I loved this story when I first read it, when I was either eleven or twelve; it’s a classic domestic suspense tale: young married couple lives in a remote location, they married very quickly after meeting–after the woman inherited some money–and, in fact, she’d been rather in love with someone else but her husband just swept her off her feet. This day, after her husband goes off, she has a chat with her gardener…who mentions that he’d come early (on a Wednesday rather than his usual Friday) because he wanted to ask her about the garden trim “and since they were going off to London the next day” (sic) he wanted to check with her before she left. She laughs, and responds that they aren’t going to London; but he is insistent that her husband had told her that. He then also mentions that the former owner of the cottage, which they bought for three thousand pounds, had only wanted two. As she put up two to her husband’s one…she’s certain he must be mistaken. But in a masterpiece of paranoia and psychological suspense, Alix then begins to wonder, and starts putting together the errant pieces of strange behavior from her husband–each individual instance nothing, but when put together make it very much seem like he married her for her money and is planning to kill her…and she keeps finding more and more evidence to convince her she is right.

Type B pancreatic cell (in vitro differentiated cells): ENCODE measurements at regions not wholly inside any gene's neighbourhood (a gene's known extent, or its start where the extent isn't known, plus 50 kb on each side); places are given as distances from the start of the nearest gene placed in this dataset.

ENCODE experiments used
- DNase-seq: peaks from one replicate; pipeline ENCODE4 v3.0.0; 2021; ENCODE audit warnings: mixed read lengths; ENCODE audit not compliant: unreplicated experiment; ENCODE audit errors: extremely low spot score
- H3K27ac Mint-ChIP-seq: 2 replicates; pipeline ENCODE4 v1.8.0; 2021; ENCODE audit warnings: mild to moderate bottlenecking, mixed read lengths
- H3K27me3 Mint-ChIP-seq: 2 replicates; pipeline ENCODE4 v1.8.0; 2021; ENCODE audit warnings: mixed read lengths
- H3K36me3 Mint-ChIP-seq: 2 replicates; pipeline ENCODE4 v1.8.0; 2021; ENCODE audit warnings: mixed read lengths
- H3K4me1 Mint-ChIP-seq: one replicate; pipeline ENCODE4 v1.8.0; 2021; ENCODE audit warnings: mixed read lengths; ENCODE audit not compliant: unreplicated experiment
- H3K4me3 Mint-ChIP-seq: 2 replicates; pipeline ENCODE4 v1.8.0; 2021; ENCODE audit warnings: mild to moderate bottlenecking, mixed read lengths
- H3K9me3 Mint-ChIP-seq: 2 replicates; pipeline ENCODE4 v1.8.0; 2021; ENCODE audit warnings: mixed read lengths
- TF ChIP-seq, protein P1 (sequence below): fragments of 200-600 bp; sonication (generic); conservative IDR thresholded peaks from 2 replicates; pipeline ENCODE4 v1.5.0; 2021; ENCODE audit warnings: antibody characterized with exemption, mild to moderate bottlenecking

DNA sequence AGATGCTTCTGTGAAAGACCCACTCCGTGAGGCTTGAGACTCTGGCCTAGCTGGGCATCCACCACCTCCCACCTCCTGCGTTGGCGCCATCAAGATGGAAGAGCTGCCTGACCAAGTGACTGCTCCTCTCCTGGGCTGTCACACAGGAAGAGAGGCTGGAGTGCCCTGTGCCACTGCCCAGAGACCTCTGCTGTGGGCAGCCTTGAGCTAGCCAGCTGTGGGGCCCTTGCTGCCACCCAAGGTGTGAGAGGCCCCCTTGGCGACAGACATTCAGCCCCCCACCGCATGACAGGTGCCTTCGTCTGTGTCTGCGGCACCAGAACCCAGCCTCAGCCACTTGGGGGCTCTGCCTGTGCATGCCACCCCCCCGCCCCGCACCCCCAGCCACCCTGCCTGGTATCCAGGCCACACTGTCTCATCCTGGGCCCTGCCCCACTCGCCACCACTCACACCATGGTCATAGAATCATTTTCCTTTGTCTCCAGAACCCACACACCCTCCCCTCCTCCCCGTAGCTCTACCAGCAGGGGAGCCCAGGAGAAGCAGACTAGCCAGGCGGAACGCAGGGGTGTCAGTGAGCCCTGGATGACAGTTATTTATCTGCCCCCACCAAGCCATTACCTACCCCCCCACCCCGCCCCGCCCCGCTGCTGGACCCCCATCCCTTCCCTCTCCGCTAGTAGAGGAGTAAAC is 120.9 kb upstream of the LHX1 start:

And the ending is stunningly perfect.

Christie, such a master of suspense and crime!

And now, back to the spice mines.

Never Surrender

’tis Wednesday already; the week is already half over. Next week is the combination Tennessee Williams Festival/Saints and Sinners weekend (AIEEEEE!), which is going to be, literally, insane. But I can hang; it’ll be lovely seeing everyone, but I can’t believe it has come up upon us all again so suddenly. It’s like I wasn’t paying any attention and the next thing you know, BOOM, there it is.

As I continue to work on this plethora of short stories (I started ANOTHER fucking one yesterday), I am, however, pleased to announce that one of the ones I’ve done since the beginning of the year will be appearing in the anthology Murder-a-Go-Go’s. The book’s theme is crime stories inspired by songs of the Go-Go’s, and will be edited by the amazing Holly West, and published by the crew at Down and Out Books. My story was inspired by the song “This Town” and is also, coincidentally enough, titled “This Town.”

Our IDs were fake, but no one seemed to care. Even when a burly bouncer asked to see them, bare meaty arms adorned with tattoos, bored eyes flicking over the laminate before waving us inside. Celia was right about that, like she was right about everything. She could always find someone with coke to share or sell, or who was happy to share their blunt with us. She was a golden girl, the kind I used to think only existed in books or movies, the girl that’s too perfect to exist, the one every other girl wants to be friends with, wants to be. The one all the guys notice first, their eyes wide open and their jaws gone slack.